Do you experience chronic gut health issues? Research studies have found that Parkinson’s disease (PD) may be associated with the gut-brain connection. Evidence in a group of mice demonstrated that PD can actually start in the gut, which may explain why patients with PD have constipation and other gut health issues. Scientists have also found that patients with Parkinson’s disease report having gut health issues up to 10 years before experiencing tremors and other symptoms. According to other research studies, patients with PD may even have different biodiversity of gut bacteria than other healthy adults.
Outcome measures in the group of mice showed that the “harmful” alpha-synuclein fibers that build-up in the nerve cell endings of patients with Parkinson’s disease can immediately affect neurons in the brain. Scientists found this by identifying the spread of alpha-synuclein fibers in the nerve cell endings of the affected neurons in the brain of patients with PD. Alpha-synuclein is a fat-soluble substance, generally found in healthy neurons, however, alpha-synuclein molecules can clump together and damage brain cells. Scientists also found that patients can have a build-up of alpha-synuclein fibers in their gut.
The Gut-Brain Connection
A collection of fibers, known as the vagus nerve, which starts in the brain stem and extends to the major organs, including the gut, is believed to be the main source of PD associated with the gut-brain connection. Recent research studies of vagotomy patients demonstrated a reduced risk of developing Parkinson’s disease. Scientists have also found that alpha-synuclein fibers injected into the digestive system of a group of mice can reach the brain through the vagus nerve. If alpha-synuclein molecules can reach the brain from the gut, why does the fat-soluble substance build-up in the gut in the first place?
Scientists believe that alpha-synuclein develops in the gastrointestinal (GI) tract to help combat pathogens and other “harmful” components. Michael Zasloff, a professor at Georgetown University, and his colleagues reported that alpha-synuclein molecules developed in healthy children after having an infection and alpha-synuclein seemed to trigger immune cells. Scientists also believe that alpha-synuclein can build-up in the GI tract due to the gut microbiome itself. Evidence in a group of mice demonstrated that bacteria can ultimately activate the development of alpha-synuclein in the gut and brain.
Research studies have started to understand how the gut microbiome may be associated with Parkinson’s disease. Scientists have found that patients with Parkinson’s disease have a unique biodiversity of gut bacteria and scientists have also found that fecal microbe transplants from patients into a group of mice may increase alpha-synuclein in the brain and worsen symptoms in patients with PD. Other research studies have also shown that alpha-synuclein molecules seem to trigger microglial cells. This substance may send a signal through the vagus nerve or penetrate it completely through the bloodstream.
Inflammation and Parkinson’s Disease
According to several research studies, inflammation caused by an abnormal gut microbiome may also cause the development of Parkinson’s disease. In one research study, Inga Peter, a genetic epidemiologist at the Icahn School of Medicine at Mount Sinai, and her colleagues analyzed the relationship between inflammatory bowel syndrome (IBS) and Parkinson’s disease. The analysis compared 144,018 participants with ulcerative colitis or Crohn’s disease and 720,090 healthy controls where PD was 28 percent higher in people with IBS than in those in the control group, supporting previous research study findings.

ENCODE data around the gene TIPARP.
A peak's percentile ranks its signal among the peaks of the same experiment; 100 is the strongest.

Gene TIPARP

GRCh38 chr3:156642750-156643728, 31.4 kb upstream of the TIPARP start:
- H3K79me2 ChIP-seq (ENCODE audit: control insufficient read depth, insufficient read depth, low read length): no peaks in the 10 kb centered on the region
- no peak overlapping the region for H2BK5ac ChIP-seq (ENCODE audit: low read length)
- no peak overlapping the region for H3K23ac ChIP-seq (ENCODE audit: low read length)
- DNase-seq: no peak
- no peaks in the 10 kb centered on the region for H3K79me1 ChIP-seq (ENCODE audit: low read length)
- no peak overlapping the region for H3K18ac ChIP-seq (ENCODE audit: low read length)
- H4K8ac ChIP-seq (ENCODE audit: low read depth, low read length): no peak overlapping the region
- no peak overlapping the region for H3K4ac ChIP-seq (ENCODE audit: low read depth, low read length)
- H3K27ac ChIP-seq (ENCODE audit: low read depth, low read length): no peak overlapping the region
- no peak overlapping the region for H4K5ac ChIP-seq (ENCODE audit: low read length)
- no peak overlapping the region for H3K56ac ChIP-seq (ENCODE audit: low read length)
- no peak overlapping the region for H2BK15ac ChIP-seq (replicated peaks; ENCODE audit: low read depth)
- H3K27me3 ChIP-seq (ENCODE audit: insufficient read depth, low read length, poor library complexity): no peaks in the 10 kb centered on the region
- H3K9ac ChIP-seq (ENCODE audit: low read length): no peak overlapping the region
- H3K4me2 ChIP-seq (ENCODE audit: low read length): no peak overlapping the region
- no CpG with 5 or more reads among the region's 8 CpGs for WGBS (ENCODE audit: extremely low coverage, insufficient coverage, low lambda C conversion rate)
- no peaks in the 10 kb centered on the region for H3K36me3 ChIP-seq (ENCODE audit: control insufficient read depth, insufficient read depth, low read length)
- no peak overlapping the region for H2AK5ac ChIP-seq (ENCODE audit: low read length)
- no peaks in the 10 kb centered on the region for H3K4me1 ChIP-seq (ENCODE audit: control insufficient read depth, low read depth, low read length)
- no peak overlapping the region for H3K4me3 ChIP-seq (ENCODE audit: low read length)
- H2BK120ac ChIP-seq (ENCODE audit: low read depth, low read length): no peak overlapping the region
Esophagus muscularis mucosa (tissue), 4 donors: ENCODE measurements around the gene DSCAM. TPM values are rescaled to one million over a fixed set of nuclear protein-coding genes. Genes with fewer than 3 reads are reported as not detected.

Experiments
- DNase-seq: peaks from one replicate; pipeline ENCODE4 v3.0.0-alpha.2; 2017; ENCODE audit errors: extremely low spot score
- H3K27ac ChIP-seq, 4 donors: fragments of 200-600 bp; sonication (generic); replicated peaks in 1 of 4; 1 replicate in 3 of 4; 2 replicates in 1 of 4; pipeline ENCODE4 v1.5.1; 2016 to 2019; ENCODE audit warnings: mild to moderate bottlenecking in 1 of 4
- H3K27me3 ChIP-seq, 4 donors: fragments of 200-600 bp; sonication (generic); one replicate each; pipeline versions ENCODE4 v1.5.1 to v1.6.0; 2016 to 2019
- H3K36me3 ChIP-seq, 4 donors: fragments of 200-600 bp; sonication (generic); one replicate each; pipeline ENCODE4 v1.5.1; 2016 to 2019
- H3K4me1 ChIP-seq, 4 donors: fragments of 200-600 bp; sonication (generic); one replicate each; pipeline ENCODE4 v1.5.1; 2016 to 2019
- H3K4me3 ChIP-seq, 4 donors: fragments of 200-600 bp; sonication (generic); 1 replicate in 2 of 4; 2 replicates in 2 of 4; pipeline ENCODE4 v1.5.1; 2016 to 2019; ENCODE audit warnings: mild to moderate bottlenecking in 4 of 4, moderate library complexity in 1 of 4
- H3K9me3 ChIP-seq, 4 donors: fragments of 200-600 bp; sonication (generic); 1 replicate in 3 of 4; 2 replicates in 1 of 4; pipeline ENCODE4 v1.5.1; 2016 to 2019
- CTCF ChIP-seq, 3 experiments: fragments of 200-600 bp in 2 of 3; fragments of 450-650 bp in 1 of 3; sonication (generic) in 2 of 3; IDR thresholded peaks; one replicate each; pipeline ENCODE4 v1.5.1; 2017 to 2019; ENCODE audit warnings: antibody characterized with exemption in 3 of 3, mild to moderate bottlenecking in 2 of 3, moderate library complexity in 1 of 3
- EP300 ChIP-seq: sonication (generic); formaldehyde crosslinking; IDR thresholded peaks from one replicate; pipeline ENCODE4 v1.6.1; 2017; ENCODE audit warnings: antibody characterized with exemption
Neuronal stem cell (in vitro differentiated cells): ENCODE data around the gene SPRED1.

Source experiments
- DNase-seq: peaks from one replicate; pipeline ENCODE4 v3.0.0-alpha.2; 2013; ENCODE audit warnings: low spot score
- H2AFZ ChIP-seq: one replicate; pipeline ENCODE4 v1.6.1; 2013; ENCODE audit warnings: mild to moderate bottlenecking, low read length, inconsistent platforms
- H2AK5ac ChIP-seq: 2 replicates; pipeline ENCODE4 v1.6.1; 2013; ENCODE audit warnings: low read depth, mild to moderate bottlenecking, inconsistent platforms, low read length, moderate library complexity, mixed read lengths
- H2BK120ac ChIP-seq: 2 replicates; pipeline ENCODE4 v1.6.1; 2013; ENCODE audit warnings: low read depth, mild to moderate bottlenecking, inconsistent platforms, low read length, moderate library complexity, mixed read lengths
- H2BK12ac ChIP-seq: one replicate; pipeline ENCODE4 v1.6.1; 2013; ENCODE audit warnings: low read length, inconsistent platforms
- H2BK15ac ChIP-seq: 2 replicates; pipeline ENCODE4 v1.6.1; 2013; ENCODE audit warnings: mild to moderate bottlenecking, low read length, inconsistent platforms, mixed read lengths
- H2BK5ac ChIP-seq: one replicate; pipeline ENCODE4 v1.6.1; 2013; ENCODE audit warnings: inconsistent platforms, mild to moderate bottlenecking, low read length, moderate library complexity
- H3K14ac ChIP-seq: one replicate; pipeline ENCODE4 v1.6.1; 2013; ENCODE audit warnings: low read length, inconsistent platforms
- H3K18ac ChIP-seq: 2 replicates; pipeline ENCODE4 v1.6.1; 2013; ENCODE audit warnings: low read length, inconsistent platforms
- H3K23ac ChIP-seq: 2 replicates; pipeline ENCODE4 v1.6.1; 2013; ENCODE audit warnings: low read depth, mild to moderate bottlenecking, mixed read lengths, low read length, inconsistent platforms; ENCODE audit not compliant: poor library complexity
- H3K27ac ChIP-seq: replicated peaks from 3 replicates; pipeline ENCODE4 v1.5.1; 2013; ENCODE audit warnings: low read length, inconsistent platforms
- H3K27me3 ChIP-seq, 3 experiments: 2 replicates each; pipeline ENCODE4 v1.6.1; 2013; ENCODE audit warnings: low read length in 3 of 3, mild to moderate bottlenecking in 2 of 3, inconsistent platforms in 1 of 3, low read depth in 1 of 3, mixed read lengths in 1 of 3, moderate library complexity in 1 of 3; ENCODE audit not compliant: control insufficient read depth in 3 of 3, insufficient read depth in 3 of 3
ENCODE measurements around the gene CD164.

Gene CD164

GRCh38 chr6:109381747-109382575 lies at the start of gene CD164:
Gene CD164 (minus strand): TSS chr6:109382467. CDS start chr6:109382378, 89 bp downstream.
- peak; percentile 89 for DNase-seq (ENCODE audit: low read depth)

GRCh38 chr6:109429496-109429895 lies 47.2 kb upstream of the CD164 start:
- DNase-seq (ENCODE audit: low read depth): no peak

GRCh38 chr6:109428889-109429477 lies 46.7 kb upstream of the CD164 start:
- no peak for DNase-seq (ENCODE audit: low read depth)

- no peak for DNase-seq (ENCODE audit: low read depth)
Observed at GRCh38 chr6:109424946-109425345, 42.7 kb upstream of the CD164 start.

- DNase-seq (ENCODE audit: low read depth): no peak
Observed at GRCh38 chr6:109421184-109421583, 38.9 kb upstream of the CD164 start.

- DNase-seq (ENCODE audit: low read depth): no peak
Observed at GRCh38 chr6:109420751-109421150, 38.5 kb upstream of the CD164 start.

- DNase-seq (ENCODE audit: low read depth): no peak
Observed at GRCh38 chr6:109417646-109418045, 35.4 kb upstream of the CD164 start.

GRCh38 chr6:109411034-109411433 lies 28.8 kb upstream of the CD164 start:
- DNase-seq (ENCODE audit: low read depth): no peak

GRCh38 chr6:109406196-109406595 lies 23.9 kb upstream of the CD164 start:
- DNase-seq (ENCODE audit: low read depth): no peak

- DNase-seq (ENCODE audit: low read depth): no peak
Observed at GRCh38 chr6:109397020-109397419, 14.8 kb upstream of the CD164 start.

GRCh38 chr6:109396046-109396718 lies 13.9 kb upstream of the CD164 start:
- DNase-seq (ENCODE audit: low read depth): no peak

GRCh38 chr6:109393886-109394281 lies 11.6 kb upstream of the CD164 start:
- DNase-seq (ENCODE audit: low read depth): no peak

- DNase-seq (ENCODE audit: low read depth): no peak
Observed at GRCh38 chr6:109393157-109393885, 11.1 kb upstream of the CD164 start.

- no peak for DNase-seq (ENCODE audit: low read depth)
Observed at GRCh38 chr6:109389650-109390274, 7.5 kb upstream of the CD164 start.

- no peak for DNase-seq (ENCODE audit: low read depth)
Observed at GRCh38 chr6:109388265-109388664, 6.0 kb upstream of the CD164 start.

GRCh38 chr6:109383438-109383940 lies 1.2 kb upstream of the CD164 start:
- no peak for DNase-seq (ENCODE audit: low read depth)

Inflammation is believed to increase the risk of developing Parkinson’s disease because it may increase alpha-synuclein as well as increase intestinal and blood-brain barrier (BBB) permeability. Inflammation may also increase cytokines, molecules which can increase inflammation in the body. Moreover, an abnormal gut microbiome can also cause inflammation. However, because not all patients with Parkinson’s disease will have inflammatory bowel syndrome or any other gut health issues, further evidence is still required to determine how the gut-brain connection can ultimately be associated with PD.
If this is indeed true, however, it will allow scientists to develop new interventions for the treatment of Parkinson’s disease that targets the gut instead of the brain. Several research studies have already started to analyze the effects of these new interventions. In 2015, Michael Zasloff and his colleagues started a company, known as Enterin, which is currently testing a substance that decreases the development of alpha-synuclein molecules in the gastrointestinal (GI) tract. Although the treatment is intended to reduce constipation, the scientists hope that they will be able to prevent or even restore the effects of PD.
Although many research studies and evidence support the hypothesis that Parkinson’s disease may be much closely associated with the gut-brain axis than we thought, the question of how early the digestive system changes may occur is still unknown. Furthermore, other scientists still suggest that PD may start elsewhere in the body. “I believe that there’s possibly various sites of origin for Parkinson’s disease,” stated Viviane Labrie, a neuroscientist at the Van Andel Research Institute in Michigan. “For several people, it might be the gut while for several people, it might simply be something that occurs in the brain.”